He said such support and passage of the bill would help eliminate Gender-Based-Violence (GBV) and other harmful practices against women.
Ekeocha spoke during a programme heralding the April 18 Mothers’ Sunday celebration of St. Paul’s Catholic Chaplaincy, Federal Housing Estate, Trans Egbu, Owerri.
The News Agency of Nigeria(NAN) reports that the theme of the programme is “The Role of Women in Eliminating Discrimination and Gender-Based Violence.”
He described the bill as very critical to solving most problems affecting women and said it should not be made to suffer neglect or be swept under the carpet.
The state director also advised women to always report perpetrators of heinous crimes against them for prosecution to serve as deterrent to others.
He said women should also organise workshops and seminars on violence against women, and VAP to enlighten others about the menace and for possible solution.
The Director of Women Affairs, Imo Ministry of Women Affairs, Dr (Mrs) Blessing Azubuike, said that though gender-based violence affected both male and female, girls and women were most vulnerable.
She said that the VAP bill was all encompassing as it protected both male and female and as such should be encouraged to be passed into law.
According to her, of over 180 reported GBV cases, only few affect the male folk while most women do not have the co
urage to report their molestation, but prefer to die in silence.
Azubuike identified the risk factors of gender-based violence to include substance abuse, low level education, conflict and ignorance.
She challenged women to fight against and withstand all forms of violence against them and their children.
Mrs Carol Amadi, the Reource Person and President National Council of Women Society (NCWS), Mbaitoli chapter, described GBV as an unjust treatment of people on grounds of age, sex, disability and race.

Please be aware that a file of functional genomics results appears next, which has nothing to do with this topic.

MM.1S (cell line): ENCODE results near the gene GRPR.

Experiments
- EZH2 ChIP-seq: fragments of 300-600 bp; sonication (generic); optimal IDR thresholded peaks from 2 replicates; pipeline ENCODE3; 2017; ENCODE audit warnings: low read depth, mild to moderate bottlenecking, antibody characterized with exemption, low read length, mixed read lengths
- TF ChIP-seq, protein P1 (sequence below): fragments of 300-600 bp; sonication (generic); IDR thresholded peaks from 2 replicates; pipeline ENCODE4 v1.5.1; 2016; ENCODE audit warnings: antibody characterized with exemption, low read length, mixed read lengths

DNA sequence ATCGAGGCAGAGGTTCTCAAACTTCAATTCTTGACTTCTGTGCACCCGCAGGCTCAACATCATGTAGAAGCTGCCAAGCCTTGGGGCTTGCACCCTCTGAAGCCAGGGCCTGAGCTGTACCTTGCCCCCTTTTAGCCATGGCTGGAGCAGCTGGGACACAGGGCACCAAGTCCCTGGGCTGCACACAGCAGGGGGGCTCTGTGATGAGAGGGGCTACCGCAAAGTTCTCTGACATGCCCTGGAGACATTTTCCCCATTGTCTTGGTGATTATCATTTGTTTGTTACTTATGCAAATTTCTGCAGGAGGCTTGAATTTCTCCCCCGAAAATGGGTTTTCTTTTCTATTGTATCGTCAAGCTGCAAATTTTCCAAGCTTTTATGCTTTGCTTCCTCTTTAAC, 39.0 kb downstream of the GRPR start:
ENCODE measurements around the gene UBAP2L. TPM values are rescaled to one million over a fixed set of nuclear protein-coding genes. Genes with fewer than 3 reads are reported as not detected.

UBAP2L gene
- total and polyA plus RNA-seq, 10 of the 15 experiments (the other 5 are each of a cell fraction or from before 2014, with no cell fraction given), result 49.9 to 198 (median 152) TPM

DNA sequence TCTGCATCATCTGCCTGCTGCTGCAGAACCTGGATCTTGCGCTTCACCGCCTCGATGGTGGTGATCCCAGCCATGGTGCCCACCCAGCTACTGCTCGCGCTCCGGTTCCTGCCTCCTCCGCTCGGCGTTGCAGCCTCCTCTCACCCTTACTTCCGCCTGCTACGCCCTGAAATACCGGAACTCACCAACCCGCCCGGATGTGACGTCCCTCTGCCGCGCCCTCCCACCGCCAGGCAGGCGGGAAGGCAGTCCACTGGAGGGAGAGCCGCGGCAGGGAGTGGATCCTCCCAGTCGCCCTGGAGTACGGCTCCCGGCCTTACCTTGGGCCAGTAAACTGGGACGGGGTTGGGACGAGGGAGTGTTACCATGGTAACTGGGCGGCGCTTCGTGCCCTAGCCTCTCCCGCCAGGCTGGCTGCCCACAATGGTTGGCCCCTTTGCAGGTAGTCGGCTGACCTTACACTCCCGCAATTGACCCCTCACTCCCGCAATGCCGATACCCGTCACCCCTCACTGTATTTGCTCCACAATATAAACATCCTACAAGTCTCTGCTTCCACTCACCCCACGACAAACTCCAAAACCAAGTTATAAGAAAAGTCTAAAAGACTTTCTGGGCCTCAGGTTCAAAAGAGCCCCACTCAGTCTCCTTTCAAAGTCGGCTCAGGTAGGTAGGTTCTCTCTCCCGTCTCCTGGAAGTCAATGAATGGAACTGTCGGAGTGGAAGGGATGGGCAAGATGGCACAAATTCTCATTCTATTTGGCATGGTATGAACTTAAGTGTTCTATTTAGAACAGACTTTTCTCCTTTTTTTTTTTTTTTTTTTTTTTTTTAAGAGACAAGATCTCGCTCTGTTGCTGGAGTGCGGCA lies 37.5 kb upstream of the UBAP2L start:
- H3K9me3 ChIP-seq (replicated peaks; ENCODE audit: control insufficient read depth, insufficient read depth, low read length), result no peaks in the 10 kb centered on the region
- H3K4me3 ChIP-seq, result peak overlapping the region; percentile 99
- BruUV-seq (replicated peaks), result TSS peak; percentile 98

She said that people could be directly or indirectly discriminated against and added that harassment and bullying were all forms of discrimination.
Amadi said that women were discriminated against in education, employment, job segregation, marriage, human trafficking and genital mutilation.
The resource person lamented the low number of women in both State and National Assemblies.
“It is better to address or check gender inequality than treating it. People (male and female) should be given equal opportunities, level playing grounds and not discriminated against,” she said.
Mrs Pricilla Eziefula, the Christian Women Organisation (CWO) President in the chaplaincy; and Mrs Ifeoma Benjamin-Igwe, the Programme Coordinator, said Mothers’ Sunday was a day Catholics worldwide set aside to celebrate women.
The women described the programme as an eye opener on the issues of VAP bill and GBV.
They pledged on behalf of the women to carry the message to the grassroots and be more responsible to their role as women. (NAN)